# Quotient Rule

## Quotient Rule Revision

**Quotient Rule**

You could use the Product Rule here, but that might get a little messy and a bit laborious. Here’s another rule which saves us a lot of time and effort.

**Quotient Rule Formula**

For a function \textcolor{limegreen}{y} = f(\textcolor{blue}{x}) = \dfrac{u(\textcolor{blue}{x})}{v(\textcolor{blue}{x})}, we have the derivative (with respect to \textcolor{blue}{x}) given by

\dfrac{d\textcolor{limegreen}{y}}{d\textcolor{blue}{x}} = \dfrac{df(\textcolor{blue}{x})}{d\textcolor{blue}{x}} = \dfrac{v(\textcolor{blue}{x})u'(\textcolor{blue}{x}) - u(\textcolor{blue}{x})v'(\textcolor{blue}{x})}{(v(\textcolor{blue}{x}))^2}

**Example 1: Using the Quotient Rule**

Say we have a function \textcolor{limegreen}{y} = \dfrac{e^\textcolor{blue}{x}}{\sin \textcolor{blue}{x}}. Find \dfrac{d\textcolor{limegreen}{y}}{d\textcolor{blue}{x}}.

**[3 marks]**

Let u(\textcolor{blue}{x}) = e^\textcolor{blue}{x} and v(\textcolor{blue}{x}) = \sin \textcolor{blue}{x}. Then

\begin{aligned}\dfrac{d\textcolor{limegreen}{y}}{d\textcolor{blue}{x}} &= \dfrac{e^\textcolor{blue}{x}\sin \textcolor{blue}{x} - e^\textcolor{blue}{x}\cos \textcolor{blue}{x}}{\sin ^2 \textcolor{blue}{x}}\\[1.2em]&=\dfrac{e^\textcolor{blue}{x}(\sin \textcolor{blue}{x} - \cos \textcolor{blue}{x})}{\sin ^2 \textcolor{blue}{x}}\\[1.2em]&=e^\textcolor{blue}{x}(\sin \textcolor{blue}{x} - \cos \textcolor{blue}{x}) \cosec^2 \textcolor{blue}{x} \end{aligned}

**Example 2: Using the Quotient Rule (with the Product Rule)**

Let \textcolor{limegreen}{y} = \dfrac{(\textcolor{blue}{x}^2 - 1)\ln \textcolor{blue}{x}}{\cos \textcolor{blue}{x}} where \textcolor{blue}{x} is measured in radians. Find \dfrac{d\textcolor{limegreen}{y}}{d\textcolor{blue}{x}} and verify that there is a stationary point at the point (1, 0).

**[5 marks]**

Let u(\textcolor{blue}{x}) = (\textcolor{blue}{x}^2 - 1)\ln \textcolor{blue}{x} and v(\textcolor{blue}{x}) = \cos \textcolor{blue}{x}. Also, set a = \textcolor{blue}{x}^2 - 1 and b = \ln \textcolor{blue}{x}. Then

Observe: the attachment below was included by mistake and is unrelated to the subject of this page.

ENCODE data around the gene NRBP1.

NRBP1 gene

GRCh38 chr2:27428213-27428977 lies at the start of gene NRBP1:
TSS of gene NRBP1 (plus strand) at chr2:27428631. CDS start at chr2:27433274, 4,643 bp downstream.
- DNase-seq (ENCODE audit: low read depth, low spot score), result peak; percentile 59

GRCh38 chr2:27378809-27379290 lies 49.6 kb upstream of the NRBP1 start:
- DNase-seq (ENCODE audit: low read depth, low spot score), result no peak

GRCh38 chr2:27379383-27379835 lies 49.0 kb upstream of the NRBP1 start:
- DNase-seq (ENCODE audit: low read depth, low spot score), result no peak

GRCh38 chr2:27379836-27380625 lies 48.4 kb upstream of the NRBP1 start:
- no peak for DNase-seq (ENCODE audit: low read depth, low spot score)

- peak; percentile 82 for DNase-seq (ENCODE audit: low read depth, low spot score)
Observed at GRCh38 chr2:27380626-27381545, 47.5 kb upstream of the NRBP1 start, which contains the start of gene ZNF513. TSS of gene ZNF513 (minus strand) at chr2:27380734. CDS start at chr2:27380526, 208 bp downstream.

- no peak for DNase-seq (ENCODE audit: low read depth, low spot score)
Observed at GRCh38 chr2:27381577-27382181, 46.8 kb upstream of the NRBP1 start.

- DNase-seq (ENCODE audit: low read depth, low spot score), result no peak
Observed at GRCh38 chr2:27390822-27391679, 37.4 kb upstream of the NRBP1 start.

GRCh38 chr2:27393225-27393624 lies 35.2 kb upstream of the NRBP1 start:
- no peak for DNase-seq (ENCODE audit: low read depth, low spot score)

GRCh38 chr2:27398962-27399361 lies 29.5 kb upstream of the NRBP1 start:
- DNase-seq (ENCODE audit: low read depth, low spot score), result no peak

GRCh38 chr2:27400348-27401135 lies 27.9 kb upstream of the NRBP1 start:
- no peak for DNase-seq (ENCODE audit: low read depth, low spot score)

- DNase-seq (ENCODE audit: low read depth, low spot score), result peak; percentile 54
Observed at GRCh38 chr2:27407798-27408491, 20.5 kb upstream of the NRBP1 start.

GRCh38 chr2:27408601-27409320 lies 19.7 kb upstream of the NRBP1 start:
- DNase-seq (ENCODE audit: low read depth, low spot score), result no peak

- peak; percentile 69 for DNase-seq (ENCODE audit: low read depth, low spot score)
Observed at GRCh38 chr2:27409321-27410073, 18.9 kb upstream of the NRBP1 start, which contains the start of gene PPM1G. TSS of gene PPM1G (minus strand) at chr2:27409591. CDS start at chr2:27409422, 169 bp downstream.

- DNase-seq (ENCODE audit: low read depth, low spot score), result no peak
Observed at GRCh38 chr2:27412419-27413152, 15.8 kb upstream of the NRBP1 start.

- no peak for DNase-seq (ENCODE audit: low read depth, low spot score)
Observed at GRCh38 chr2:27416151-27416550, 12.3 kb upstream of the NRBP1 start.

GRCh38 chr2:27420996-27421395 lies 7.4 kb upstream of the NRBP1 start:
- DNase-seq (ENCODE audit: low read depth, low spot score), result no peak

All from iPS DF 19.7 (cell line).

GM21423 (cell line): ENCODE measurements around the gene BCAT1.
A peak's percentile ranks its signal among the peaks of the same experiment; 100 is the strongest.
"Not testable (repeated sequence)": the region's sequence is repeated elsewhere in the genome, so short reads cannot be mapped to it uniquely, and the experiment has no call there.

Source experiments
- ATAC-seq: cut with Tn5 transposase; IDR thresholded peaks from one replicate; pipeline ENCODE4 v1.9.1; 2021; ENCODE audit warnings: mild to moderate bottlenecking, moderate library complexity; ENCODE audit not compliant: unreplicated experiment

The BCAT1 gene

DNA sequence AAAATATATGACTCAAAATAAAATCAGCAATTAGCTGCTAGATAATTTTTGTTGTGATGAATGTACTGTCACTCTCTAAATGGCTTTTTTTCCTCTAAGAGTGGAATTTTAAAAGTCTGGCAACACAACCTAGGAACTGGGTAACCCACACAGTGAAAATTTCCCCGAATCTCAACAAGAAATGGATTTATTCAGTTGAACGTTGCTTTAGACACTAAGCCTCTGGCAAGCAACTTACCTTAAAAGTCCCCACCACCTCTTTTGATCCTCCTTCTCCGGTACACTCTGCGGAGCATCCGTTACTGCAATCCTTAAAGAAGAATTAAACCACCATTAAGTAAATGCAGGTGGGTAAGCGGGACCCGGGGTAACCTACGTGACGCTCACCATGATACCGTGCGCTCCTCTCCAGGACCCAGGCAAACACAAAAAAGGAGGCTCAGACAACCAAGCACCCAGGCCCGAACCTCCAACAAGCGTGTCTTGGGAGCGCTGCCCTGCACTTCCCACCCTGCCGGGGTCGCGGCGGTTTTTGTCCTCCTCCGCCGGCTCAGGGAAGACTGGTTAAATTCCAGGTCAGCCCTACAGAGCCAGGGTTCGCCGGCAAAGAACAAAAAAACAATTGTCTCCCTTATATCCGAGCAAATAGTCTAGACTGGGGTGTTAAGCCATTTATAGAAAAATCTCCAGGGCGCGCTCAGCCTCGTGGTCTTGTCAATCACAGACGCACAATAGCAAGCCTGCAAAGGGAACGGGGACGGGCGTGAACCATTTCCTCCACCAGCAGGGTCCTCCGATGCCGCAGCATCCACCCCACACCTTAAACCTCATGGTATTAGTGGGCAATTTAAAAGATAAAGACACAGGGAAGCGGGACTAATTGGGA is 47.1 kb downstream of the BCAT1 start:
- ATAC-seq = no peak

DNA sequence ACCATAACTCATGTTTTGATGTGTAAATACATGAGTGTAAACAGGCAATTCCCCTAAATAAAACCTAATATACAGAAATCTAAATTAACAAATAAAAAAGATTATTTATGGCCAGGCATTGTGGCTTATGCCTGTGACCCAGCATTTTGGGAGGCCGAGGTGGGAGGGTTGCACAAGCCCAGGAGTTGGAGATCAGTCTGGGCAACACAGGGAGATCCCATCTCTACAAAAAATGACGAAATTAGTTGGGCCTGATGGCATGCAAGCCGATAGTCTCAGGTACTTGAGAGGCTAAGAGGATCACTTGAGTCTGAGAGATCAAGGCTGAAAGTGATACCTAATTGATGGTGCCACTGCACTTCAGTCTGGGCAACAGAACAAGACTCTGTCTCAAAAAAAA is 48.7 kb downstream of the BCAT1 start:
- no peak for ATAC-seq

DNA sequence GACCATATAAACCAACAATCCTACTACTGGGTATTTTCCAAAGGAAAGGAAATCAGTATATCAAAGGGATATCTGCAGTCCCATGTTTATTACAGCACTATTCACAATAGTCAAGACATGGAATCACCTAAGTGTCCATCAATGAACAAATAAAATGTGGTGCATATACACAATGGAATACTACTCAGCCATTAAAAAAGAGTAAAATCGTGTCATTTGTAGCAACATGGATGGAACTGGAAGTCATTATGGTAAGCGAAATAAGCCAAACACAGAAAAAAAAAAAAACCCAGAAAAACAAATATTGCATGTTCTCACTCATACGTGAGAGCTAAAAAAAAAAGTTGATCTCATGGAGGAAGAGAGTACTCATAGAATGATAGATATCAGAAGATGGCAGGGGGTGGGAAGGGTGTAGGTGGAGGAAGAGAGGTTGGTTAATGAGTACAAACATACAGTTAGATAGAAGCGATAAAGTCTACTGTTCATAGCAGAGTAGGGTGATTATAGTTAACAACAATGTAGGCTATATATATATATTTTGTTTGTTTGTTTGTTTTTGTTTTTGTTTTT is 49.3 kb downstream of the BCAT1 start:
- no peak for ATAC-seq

\dfrac{da}{d\textcolor{blue}{x}} = 2\textcolor{blue}{x} and \dfrac{db}{d\textcolor{blue}{x}} = \dfrac{1}{\textcolor{blue}{x}}

so

\dfrac{du(\textcolor{blue}{x})}{d\textcolor{blue}{x}} = 2\textcolor{blue}{x}\ln \textcolor{blue}{x} + \dfrac{\textcolor{blue}{x}^2 - 1}{\textcolor{blue}{x}} and \dfrac{dv(\textcolor{blue}{x})}{d\textcolor{blue}{x}} = -\sin \textcolor{blue}{x}

This gives

\dfrac{d\textcolor{limegreen}{y}}{d\textcolor{blue}{x}} = \dfrac{\cos \textcolor{blue}{x}\left( 2\textcolor{blue}{x}\ln \textcolor{blue}{x} + \dfrac{\textcolor{blue}{x}^2 - 1}{\textcolor{blue}{x}}\right) + (\sin \textcolor{blue}{x} (\textcolor{blue}{x}^2 - 1)\ln \textcolor{blue}{x})}{\cos ^2 \textcolor{blue}{x}}

When \textcolor{blue}{x} = 1,

\dfrac{d\textcolor{limegreen}{y}}{d\textcolor{blue}{x}} = \dfrac{\cos 1((2 \times 0) + 0) + \sin 1 \times 0 \times 0}{\cos ^2 1}

= 0

So, we can confirm that there is a stationary point at \textcolor{blue}{x} = 1.

## Quotient Rule Example Questions

**Question 1:** Using the quotient rule, show that the function y = \dfrac{1}{x^3} has derivative \dfrac{dy}{dx} = \dfrac{-3}{x^4}.

**[3 marks]**

Let u(x) = 1 and v(x) = x^3.

Then

\dfrac{dy}{dx} = \dfrac{0 - 3x^2}{x^6}

= \dfrac{-3}{x^4}

**Question 2:** For f(x) = \dfrac{2\sin x}{\cos x}, use the quotient rule to find its derivative with respect to x, and prove that \dfrac{2\sin x}{\cos x} = 2\tan x.

**[5 marks]**

Let u(x) = 2\sin x and v(x) = \cos x. Then

\dfrac{df(x)}{dx} = \dfrac{2\cos x \cos x + 2\sin x \sin x}{\cos ^2 x}

= 2\sec ^2 x, by the identity \sin ^2 x + \cos ^2 x \equiv 1.

We also have

d\dfrac{(2\tan x)}{dx} = 2\sec ^2 x

Therefore, \dfrac{df(x)}{dx} = \dfrac{d\tan x}{dx}

This is an example of the **Uniqueness Theorem**. (See Product Rule, Q2).

**Question 3: **Find the derivative (w.r.t x), of the function y = \dfrac{x^3}{3^x}. Verify that there is a stationary point at the origin.

**[5 marks]**

Set u = x^3 and v = 3^x.

Then

u' = 3x^2 and v' = 3^x\ln 3

Using the quotient rule, we have

\dfrac{dy}{dx} = \dfrac{3^{x + 1}x^2 - x^3 3^x\ln 3}{3^{2x}}

Set x = 0 to give

\dfrac{dy}{dx} = \dfrac{(3 \times 0) - (0 \times 1 \times \ln 3)}{1}

= 0

So, we can confirm there is a stationary point at the origin.

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